Learn the basics of your credit score: Five things to know


Many people have financial goals — perhaps getting an education, buying a car, buying a house, or starting a business — that require access to credit. However, if you’re new to credit, trying to build up a credit history can be daunting. It helps to know the basics of the FICO® score.

A FICO score summarizes your credit report into a three-digit number. Credit reports are kept by the three national credit bureaus – Experian, Equifax and TransUnion. The score includes measures of how long you’ve had credit, how much credit you have, how much of your available credit is used, and whether you paid on time. It helps lenders determine how likely you are to repay a loan. This, in turn, affects how much you can borrow and how much it will cost you (eg the interest rate).

“Knowing that access to credit is a key component of economic inclusion and financial independence, FICO has spearheaded efforts to help more consumers access credit, safely and responsibly. “said Sally Taylor, vice president and general manager of FICO Scores. “Before FICO, human bias could play a role in the decision.”

But what if you’re a young adult or an immigrant with no credit score at all?

Lenders want to include new borrowers. To help support this, FICO and lenders are using alternative data and innovative credit scoring techniques, while increasing consumer credit education efforts.

FICO has introduced alternative scores such as the UltraFICO Score, which enhances credit bureau data with data not typically found in traditional credit bureau files, such as your checking account balance information authorized by the consumer. The recently introduced FICO Score 10T taps into trend data – a closer look at traditional credit bureau data, using trend data takes into account a historical view such as account balances for the previous 24 months and more, giving lenders more insight into how individuals manage their credit.

People can also take steps to actively build their credit history. To help you, here are five things to know if you are new to credit:

#1. Understand the basics of your score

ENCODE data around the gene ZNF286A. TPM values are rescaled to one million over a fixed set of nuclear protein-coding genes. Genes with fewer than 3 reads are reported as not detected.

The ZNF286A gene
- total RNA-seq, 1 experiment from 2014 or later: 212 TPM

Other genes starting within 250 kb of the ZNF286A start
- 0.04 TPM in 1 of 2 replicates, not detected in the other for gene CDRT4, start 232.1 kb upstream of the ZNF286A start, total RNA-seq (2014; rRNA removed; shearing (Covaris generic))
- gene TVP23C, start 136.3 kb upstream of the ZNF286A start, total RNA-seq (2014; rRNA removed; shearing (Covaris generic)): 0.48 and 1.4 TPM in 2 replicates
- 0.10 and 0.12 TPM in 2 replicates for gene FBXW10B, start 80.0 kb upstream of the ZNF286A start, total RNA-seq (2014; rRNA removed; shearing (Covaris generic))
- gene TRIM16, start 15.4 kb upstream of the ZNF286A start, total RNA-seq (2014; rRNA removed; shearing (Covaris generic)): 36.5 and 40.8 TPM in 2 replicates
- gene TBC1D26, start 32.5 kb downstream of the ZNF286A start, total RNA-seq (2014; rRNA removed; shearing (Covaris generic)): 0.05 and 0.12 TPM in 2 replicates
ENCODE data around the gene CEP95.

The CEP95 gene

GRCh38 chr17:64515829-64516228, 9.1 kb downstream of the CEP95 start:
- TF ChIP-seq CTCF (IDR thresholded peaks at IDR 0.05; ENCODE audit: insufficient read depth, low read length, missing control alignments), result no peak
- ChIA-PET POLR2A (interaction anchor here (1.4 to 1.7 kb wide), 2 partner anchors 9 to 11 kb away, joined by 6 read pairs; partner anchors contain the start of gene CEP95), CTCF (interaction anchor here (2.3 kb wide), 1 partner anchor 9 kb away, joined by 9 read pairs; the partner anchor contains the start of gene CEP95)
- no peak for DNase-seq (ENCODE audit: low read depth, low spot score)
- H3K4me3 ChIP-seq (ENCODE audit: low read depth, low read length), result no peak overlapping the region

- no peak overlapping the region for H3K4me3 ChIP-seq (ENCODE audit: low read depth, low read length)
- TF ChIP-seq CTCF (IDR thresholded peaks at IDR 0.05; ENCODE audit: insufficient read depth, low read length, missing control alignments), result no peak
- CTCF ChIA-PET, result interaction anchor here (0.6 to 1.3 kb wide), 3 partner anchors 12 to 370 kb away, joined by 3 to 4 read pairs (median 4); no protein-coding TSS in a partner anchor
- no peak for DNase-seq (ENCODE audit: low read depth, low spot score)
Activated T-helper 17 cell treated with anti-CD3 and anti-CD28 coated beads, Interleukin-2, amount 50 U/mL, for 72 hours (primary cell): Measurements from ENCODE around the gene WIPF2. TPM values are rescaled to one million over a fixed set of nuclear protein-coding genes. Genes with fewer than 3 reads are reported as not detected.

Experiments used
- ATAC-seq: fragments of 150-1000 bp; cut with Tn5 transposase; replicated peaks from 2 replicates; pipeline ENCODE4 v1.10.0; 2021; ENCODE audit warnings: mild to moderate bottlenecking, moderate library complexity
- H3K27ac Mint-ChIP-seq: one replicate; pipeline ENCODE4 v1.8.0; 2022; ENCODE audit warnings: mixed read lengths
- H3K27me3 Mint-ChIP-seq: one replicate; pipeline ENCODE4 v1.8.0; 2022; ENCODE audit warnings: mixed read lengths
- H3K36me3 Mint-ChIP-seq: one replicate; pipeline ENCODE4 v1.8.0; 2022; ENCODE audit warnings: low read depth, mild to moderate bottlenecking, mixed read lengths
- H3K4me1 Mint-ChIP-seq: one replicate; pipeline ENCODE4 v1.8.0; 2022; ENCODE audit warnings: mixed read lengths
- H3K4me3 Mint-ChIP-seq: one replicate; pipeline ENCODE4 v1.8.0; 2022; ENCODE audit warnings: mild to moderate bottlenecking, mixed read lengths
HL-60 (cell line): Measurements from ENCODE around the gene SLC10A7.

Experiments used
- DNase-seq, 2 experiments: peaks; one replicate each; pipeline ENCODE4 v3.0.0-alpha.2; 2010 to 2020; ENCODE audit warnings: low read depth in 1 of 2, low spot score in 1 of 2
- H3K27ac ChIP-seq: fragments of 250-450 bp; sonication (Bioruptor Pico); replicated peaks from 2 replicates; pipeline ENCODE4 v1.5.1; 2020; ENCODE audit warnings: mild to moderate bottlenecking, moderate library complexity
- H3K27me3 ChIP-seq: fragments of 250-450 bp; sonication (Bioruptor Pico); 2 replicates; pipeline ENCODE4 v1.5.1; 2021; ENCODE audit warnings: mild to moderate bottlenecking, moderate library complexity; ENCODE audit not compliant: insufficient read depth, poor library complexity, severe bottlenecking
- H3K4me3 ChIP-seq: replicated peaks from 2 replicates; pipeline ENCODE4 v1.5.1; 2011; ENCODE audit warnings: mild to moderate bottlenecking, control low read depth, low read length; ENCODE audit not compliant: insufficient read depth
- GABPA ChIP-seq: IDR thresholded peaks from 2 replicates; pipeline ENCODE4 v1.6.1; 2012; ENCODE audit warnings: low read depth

Ninety percent of major US lenders use FICO scores to help them make lending decisions. To get a score, you need at least one credit account that’s been open for six months or more and at least one account that’s reported to the credit bureaus in the last six months (these criteria can be met with the same account).

If you have no credit history, you may consider applying for a credit loan or a secured credit card.

#2. Take advantage of new ways to build credit

More and more lenders are using newer scores that leverage alternative data sources, such as telecommunications, utilities, and current account data. To help build a credit history, consider opportunities with reputable lenders and credit bureaus to proactively share your personal and responsible financial information (such as on-time rent payments).

#3. Actively monitor your score

Research has shown that consumers who check their credit score frequently are more likely to have a higher overall score. There are several ways to monitor your score. FICO works with over 200 institutions to provide free FICO scores to consumers. You can check your monthly credit card statement, your online banking environment or go to: www.myFICO.com to track your score.

#4. Demonstrate responsible borrowing and stay the course

Your FICO score is dynamic; it changes with your credit behavior. Your score today doesn’t have to be your score tomorrow. Plan and stay the course with positive borrower behaviors that will reflect on your credit report. Stay up to date on your bills, keep balances low, and only request the credit you need.

#5. Empower yourself with knowledge

Understanding your credit score and how to manage it doesn’t have to be a mystery. There are many educational resources available, including free FICO-backed workshops where you can learn about your credit score directly from the experts. Visit: www.scoreabetterfuture.com to learn more.

Whether your goal is to buy your first home, go to college, or finance a new car, it’s worth considering a target credit score that gets you there. With this goal in mind, and these educational tips and resources, you can start charting a sustainable path to a FICO score that meets your financial goal, regardless of your current credit experience.

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